As a “stand-alone” Sunday, it’s a good time for what I call a “Ferris Bueller” moment. If you remember, in the classic Chicago film by director John Hughes, “Ferris Bueller’s Day Off,” Ferris says: “Life moves pretty fast; if you don’t stop and look around once in awhile, you could miss it.” So – today – we’re going to do just that; stop and look around.  Sam Mutschelknaus did ask me if I was going to sing, “Danke Schoen,” or “Twist and Shout?” The answer is, “No, I am not.”

Circumstantially, it’s also a good day to do so. Today is the last day of the 8:30 service. Ordinarily, we’d go through next weekend, Labor Day weekend, but I’m going to use the opportunity of the long weekend to meet my new grandson and namesake, Carson David Haley, now 8 days old. Again, I’m thankful for Lisl covering next Sunday; if you’re around next weekend and not off meeting new offspring, please attend the 8:30 service, to think with Lisl about our shared home, Planet Earth. And thank you for your attendance at this service this summer; it’s always fun, isn’t it?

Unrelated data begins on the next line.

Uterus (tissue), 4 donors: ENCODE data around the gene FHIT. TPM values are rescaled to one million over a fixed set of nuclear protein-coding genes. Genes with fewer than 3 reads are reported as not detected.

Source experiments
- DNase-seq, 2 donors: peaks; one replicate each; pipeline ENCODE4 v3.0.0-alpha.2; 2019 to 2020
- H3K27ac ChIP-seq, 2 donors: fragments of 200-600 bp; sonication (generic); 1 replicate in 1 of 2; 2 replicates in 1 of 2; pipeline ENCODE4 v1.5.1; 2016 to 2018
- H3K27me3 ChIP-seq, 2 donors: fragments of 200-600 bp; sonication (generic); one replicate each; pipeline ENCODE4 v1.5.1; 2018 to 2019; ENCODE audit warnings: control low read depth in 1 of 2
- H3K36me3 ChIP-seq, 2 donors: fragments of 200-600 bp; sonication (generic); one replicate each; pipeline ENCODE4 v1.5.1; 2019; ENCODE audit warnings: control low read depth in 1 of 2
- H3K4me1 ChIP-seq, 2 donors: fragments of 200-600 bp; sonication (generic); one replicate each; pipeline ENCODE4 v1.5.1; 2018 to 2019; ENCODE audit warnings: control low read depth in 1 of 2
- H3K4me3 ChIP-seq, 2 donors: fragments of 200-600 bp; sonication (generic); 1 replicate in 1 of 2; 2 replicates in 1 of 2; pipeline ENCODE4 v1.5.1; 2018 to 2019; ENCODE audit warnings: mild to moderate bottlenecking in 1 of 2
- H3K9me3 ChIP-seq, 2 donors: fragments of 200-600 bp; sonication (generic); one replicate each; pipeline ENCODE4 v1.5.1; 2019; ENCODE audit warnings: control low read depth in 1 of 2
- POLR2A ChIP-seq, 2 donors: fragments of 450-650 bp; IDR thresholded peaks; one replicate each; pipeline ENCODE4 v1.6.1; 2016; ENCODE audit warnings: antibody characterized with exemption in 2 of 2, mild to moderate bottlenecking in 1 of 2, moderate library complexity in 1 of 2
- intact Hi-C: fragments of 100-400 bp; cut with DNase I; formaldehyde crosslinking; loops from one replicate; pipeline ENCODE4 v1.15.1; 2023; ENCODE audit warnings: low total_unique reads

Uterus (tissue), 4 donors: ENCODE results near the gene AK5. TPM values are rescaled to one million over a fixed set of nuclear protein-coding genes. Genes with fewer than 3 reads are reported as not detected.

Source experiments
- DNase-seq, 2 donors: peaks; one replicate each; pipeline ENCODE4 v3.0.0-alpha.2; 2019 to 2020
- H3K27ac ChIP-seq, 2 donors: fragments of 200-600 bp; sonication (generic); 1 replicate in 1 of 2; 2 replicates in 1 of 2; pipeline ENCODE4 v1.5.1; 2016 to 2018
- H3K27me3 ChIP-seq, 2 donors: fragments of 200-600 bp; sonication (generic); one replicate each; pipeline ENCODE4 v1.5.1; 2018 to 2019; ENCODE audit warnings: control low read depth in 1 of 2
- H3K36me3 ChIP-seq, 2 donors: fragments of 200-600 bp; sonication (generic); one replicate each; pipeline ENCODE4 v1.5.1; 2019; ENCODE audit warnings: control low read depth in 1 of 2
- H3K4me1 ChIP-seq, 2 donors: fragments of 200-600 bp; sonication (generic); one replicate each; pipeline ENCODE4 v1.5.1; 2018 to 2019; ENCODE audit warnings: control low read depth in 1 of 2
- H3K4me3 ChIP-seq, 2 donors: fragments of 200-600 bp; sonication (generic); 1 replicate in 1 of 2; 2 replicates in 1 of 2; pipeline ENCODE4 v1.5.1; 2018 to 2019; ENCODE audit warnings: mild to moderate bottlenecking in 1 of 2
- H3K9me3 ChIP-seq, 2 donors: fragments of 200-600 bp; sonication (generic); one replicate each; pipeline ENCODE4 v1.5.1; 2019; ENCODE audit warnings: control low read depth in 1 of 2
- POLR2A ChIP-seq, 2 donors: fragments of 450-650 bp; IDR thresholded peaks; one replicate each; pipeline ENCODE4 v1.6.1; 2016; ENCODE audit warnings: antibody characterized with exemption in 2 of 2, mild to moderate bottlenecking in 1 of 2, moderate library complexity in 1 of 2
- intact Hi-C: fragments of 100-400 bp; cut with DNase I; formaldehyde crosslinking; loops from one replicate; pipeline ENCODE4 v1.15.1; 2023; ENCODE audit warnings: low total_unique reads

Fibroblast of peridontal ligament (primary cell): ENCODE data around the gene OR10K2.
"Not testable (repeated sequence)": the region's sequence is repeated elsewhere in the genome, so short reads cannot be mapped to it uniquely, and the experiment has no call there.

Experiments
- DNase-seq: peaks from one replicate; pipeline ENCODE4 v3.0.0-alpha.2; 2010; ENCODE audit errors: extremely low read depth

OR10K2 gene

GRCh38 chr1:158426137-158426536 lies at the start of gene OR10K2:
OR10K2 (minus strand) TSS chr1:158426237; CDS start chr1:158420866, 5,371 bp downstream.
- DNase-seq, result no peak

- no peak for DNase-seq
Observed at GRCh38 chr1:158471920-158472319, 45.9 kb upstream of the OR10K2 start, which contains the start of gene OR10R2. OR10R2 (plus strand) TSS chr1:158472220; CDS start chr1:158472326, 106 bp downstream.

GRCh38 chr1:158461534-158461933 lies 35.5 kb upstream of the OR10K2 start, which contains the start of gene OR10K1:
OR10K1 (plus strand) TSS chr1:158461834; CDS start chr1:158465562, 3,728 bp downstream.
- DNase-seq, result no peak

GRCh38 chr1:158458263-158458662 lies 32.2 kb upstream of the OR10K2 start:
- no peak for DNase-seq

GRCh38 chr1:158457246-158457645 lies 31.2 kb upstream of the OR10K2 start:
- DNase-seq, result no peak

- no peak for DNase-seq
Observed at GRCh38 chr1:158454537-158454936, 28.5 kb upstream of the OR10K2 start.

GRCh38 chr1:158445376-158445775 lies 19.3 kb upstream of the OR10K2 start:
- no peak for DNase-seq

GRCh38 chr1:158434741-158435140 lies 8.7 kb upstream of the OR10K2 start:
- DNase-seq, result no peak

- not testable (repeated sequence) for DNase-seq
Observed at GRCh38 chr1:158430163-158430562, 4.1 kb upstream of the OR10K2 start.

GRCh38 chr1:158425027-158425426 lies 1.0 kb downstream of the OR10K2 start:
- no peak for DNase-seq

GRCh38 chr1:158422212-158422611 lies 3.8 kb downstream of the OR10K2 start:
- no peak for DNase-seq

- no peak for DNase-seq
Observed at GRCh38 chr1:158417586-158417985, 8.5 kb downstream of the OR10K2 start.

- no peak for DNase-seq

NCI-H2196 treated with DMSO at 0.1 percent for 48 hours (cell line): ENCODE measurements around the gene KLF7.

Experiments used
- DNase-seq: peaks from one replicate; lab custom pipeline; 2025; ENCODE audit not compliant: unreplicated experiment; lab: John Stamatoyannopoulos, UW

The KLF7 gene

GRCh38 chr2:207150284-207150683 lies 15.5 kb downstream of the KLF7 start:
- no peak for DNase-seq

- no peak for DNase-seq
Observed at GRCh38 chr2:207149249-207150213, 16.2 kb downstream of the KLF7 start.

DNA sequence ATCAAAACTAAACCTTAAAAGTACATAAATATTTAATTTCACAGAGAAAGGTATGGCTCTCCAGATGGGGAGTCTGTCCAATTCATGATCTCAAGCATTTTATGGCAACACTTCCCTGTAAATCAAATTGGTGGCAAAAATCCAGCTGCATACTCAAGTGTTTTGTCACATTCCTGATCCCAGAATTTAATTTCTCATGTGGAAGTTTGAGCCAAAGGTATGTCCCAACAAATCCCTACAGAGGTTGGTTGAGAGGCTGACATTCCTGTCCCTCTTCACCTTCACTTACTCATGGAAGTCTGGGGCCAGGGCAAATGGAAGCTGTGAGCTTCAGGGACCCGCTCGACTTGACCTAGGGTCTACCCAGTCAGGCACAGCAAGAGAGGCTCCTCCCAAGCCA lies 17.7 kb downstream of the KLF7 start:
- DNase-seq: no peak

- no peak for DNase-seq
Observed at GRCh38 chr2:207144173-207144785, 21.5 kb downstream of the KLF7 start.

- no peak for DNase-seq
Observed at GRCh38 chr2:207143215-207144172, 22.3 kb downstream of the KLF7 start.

As we come to Labor Day weekend, we might differentiate the two tracks our lives will take by one thing, the return of children to school. If you still have young children, you may breathe a sigh of relief, as you no longer have to worry about summer child care and activities. Now life returns to “normal,” whatever that is, during the school year, for better or worse.

Those of us without children or who are retired, may now hit the road, without all those noisy families pushing up prices. With the result being, just as all school-age families return to church, those without children now leave. What’s a Pastor to do?